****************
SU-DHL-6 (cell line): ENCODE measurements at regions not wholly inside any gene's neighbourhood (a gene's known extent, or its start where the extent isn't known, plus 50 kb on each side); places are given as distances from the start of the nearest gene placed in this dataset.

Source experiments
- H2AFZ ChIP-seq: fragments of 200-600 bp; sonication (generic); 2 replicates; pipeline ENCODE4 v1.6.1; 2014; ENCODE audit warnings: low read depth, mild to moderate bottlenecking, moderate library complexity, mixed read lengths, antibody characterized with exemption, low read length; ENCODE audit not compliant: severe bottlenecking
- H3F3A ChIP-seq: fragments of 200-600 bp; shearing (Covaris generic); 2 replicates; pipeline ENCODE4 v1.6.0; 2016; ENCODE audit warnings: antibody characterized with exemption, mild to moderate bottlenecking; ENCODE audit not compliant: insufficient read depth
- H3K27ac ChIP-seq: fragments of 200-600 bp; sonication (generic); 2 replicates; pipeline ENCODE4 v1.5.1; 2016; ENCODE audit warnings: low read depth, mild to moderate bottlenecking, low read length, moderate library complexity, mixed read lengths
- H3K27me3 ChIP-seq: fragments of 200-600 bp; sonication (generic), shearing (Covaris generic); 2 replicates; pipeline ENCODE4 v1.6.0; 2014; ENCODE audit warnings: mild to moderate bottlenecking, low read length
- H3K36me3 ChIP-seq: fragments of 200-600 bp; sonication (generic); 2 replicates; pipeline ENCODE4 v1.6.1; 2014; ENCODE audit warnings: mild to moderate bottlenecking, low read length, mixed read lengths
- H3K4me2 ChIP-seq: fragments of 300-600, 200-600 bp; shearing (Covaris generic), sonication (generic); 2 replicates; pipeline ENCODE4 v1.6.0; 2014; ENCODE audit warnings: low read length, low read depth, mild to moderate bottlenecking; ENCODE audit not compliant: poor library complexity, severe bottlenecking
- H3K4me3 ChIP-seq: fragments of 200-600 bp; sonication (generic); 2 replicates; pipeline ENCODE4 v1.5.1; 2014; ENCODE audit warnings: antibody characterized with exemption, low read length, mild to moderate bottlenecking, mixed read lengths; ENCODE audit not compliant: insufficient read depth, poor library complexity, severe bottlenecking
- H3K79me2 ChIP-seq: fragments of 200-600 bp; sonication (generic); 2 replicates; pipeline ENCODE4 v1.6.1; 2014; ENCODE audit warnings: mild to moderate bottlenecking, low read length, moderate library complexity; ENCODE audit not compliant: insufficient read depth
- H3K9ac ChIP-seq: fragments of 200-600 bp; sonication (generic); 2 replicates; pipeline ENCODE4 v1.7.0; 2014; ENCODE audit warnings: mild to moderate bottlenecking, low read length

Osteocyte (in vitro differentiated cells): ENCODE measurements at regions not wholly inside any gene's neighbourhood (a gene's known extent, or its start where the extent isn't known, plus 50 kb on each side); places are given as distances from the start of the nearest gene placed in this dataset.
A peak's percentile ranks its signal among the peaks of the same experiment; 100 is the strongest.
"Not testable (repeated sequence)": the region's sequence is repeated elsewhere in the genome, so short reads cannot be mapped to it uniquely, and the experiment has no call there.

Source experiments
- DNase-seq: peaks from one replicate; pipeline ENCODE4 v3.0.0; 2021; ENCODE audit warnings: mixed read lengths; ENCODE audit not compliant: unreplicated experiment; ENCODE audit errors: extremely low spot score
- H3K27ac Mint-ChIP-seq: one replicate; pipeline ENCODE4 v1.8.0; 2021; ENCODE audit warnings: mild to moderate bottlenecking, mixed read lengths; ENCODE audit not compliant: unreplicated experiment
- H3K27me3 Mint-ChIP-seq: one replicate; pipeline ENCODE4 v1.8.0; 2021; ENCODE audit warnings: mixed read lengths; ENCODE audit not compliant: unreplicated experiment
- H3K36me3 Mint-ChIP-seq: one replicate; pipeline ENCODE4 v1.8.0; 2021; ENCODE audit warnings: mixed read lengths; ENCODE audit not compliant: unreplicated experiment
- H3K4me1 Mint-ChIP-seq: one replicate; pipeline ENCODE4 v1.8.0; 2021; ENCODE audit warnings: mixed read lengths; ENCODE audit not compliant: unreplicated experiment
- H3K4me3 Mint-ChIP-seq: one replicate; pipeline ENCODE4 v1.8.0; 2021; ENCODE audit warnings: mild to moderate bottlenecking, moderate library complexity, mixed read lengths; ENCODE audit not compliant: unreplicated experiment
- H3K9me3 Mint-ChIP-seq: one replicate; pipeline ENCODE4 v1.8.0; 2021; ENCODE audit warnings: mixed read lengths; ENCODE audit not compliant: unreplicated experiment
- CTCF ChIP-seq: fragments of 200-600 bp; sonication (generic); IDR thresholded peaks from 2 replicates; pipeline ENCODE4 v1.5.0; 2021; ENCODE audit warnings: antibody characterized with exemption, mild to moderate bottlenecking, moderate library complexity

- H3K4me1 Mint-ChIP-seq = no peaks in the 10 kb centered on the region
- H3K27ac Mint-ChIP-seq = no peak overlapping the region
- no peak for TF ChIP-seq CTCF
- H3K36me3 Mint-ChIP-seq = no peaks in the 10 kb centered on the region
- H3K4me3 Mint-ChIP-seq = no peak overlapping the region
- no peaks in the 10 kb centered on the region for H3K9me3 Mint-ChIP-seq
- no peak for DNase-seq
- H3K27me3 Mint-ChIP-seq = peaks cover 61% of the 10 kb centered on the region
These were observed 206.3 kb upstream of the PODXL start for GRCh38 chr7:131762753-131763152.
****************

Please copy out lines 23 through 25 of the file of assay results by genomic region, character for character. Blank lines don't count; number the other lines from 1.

- CTCF ChIP-seq: fragments of 200-600 bp; sonication (generic); IDR thresholded peaks from 2 replicates; pipeline ENCODE4 v1.5.0; 2021; ENCODE audit warnings: antibody characterized with exemption, mild to moderate bottlenecking, moderate library complexity

- H3K4me1 Mint-ChIP-seq = no peaks in the 10 kb centered on the region
- H3K27ac Mint-ChIP-seq = no peak overlapping the region